Up until now, Google Maps has been a dirty word in Israel; everyone wants to support the home team, plus Waze appeals to the Israeli nature to jump into the conversation, so the app has become extremely accurate due to all the input. But the two companies’ new all-star collaboration has now set the tech blogs on fire with speculation on the future possibilities of online mapping.

One thing they all can agree on: Waze’s secret weapon in a world clamoring with startups — and undoubtedly one of Google’s top reasons for scooping it up — has always been its devoted army of Wazers, who together helped the app reach the critical “viral” stage by telling all their friends and helping chart new territory within Waze’s virtual map system.

In combining their strengths — manual and social-media mapping, respectively — Google and Waze have hit such a sweet spot in the online map market that Southern California-based interest group Consumer Watchdog has even expressed concern that the duo might become a monopoly.

Facebook and Apple, who were also rumored bidders in the race for Waze, can’t be too happy about the new superpower.

“When you are driving in your car and you’re using Waze … you’re stuck in traffic, and all you have is this small screen in front of you that delivers the most important news to you,” Israeli investor Shay explained. “Now Google has access to our hearts while we are at a very significant part of our day, and we have nowhere to go.”

Israeli techies and investors are also touting the Waze acquisition as a ribbon-cutting of sorts for the new and exciting “consumer-oriented” frontier of Israeli innovation.

In the past, the country has been known more for its security software, semiconductors and other business-to-business (read: boring) technology. 

Waze is the polar opposite — a people’s product to the core. With its cutesy icons and game-like elements — including swords and badges for those drivers who submit warnings about “objects in the road,” police stakeouts, etc. — the app has proven as addicting as any Farmville or Angry Birds, only loads more useful. For the Waze addict, a commute is no longer complete without the soothing voice of Waze’s token she-bot, coaxing her customer through each lurch and turn.

To be sure, the app has had its detractors. Some traffic-safety advocates have worried that Waze’s highly interactive, video-game-like experience can prevent drivers from paying attention to the real-life road in front of them. The company has responded by installing voice-command and motion-sensor functions, as well as a keyboard lock for when the vehicle is moving — although drivers can easily override the latter by telling Waze that they are in the passenger’s seat. Last week, New York Magazine blogger Kevin Roose wrote in a concerned post on the acquisition: “As Google considers adding revenue-generating features like local advertising to Waze’s already-packed interface, it may raise the question: How much information is too much for drivers to handle safely?”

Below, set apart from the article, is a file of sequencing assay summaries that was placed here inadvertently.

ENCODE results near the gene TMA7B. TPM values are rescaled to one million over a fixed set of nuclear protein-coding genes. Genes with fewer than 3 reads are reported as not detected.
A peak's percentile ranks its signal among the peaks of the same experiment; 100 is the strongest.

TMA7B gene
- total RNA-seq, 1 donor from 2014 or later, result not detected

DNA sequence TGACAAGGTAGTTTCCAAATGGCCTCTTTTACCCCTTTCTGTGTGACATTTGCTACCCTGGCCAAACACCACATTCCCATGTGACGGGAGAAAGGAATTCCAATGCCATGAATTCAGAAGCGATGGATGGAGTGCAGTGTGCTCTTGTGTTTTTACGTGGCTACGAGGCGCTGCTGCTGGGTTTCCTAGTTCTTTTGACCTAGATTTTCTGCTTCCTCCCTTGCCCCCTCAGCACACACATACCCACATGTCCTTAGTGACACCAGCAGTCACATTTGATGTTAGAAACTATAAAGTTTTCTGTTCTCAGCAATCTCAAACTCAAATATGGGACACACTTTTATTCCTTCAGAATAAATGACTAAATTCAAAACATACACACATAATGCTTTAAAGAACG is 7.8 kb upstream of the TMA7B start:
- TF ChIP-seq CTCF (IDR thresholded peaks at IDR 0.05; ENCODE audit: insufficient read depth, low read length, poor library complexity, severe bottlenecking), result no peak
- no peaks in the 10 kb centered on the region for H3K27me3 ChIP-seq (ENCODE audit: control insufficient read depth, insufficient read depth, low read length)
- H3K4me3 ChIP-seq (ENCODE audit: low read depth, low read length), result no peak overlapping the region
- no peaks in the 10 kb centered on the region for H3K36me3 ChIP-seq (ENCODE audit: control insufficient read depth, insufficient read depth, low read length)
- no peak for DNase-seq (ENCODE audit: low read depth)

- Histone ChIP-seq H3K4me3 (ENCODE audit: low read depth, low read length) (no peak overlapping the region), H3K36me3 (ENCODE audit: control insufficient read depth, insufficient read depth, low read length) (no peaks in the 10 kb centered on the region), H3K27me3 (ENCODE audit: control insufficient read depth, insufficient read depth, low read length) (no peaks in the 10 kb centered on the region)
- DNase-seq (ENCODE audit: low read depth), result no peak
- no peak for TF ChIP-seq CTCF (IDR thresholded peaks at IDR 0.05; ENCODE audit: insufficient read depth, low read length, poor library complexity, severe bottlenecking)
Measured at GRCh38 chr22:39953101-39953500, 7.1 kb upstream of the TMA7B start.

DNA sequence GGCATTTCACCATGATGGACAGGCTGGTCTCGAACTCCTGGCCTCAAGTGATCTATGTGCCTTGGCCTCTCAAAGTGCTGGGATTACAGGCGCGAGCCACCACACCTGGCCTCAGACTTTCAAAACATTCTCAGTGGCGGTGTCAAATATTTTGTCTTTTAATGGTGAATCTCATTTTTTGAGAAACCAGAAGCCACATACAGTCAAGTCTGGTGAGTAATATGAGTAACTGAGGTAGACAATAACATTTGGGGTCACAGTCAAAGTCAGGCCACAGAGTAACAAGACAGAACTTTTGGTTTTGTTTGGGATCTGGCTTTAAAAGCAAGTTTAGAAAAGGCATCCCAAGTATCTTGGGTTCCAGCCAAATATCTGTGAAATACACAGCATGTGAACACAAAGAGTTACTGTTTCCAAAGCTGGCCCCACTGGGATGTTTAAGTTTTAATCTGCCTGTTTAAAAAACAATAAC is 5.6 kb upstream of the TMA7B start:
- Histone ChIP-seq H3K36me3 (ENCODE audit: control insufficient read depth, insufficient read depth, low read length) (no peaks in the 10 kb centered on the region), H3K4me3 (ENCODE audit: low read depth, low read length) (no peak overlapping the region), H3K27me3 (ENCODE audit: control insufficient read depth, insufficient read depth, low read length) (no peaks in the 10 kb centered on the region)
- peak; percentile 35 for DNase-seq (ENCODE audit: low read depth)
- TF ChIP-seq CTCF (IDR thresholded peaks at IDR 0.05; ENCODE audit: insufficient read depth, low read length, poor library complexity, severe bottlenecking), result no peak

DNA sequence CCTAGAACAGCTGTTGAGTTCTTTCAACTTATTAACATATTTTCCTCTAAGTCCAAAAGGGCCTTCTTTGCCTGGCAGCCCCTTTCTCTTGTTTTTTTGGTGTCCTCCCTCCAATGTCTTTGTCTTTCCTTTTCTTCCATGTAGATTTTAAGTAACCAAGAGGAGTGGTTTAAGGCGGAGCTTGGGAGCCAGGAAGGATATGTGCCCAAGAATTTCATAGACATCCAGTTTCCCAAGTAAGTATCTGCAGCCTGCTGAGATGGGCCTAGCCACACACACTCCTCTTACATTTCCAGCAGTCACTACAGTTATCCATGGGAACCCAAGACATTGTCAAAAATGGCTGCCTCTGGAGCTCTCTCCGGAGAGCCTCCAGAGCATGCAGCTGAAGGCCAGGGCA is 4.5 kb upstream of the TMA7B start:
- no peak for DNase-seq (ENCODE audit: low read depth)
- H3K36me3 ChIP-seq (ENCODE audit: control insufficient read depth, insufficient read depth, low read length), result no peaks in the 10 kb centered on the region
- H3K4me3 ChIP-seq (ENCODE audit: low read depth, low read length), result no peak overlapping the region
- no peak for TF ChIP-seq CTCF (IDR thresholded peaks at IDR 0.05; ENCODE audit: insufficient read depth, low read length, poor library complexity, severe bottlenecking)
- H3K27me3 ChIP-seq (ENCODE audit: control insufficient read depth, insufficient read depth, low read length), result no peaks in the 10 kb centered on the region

Yet, for Waze’s defenders, the proof is in its adaptability — and with Google’s latest infusion of cash, the app will no doubt keep adapting to meet user demands. 

Consumer-oriented innovation “requires a certain aesthetic understanding, and a certain design excellence” that Israel hasn’t necessarily been known for in the past, said Mick Weinstein, a longtime tech writer based in Jerusalem. “And that’s part of what’s so wonderful about Waze, is the user experience.”

In the wake of Google’s winning bid, Oren Hod, co-founder of video creation marketplace VeedMe, which connects videographers with prospective clients, said startups like his are catching Waze fever.

“I think [the sale] gave hope to some entrepreneurs and Israeli startups that are not super technology-oriented … to make it big in the U.S. market,” said Hod.

Local and international investors, too, are apt to be inspired by Google’s big move, said Shay — and “we should expect to see additional votes of confidence in Israeli startups as a result.”

Medved added that he has “never seen a time when there have been more good-quality Israeli startups that are really attracting worldwide attention — I think it’s a golden age.”

Waze, for one, doesn’t need the press anymore, nor the hasbara. As Google’s gorgeous Tel Aviv campus buzzes with new life and Waze enjoys its hard-earned spot on top of the world in Ra’anana, it begins to sound superfluous — even old-fashioned — to rave about Israel’s “Silicon Wadi” as if it were a niche or an underdog.

Report: Talks between Waze and Facebook break down


Talks between an Israeli technology firm and Facebook reportedly broke down over the Israeli company’s insistence on staying in the country.

The navigation company Waze had been in talks to be acquired by Facebook for $1 billion. But the negotiations reportedly broke down over Waze officials’ stipulation that the company’s managers and employees remain in their Raanana, Israel headquarters instead of relocating to Menlo Park, Calif.

The report of the breakdown in talks was reported Wednesday by the website AllThingsD, citing sources close to the deal.

Neither Waze, a free downloadable navigation app with more than 34 million subscribers, nor Facebook has publicly addressed reports of a breakdown in negotiations.

Waze reportedly is also in talks with Google and Apple.

Hawking and Mohammed


There was so much Jewish outrage last week in the wake of professor Steven Hawking’s decision to join the academic boycott against Israel, it’s hard to know where to start.

The most dramatic expression of that outrage could be found in the many commentaries and Facebook posts suggesting that if Hawking is going to boycott Israel, then why not also boycott the Israeli computer chip that enables him to communicate despite his severely handicapped state?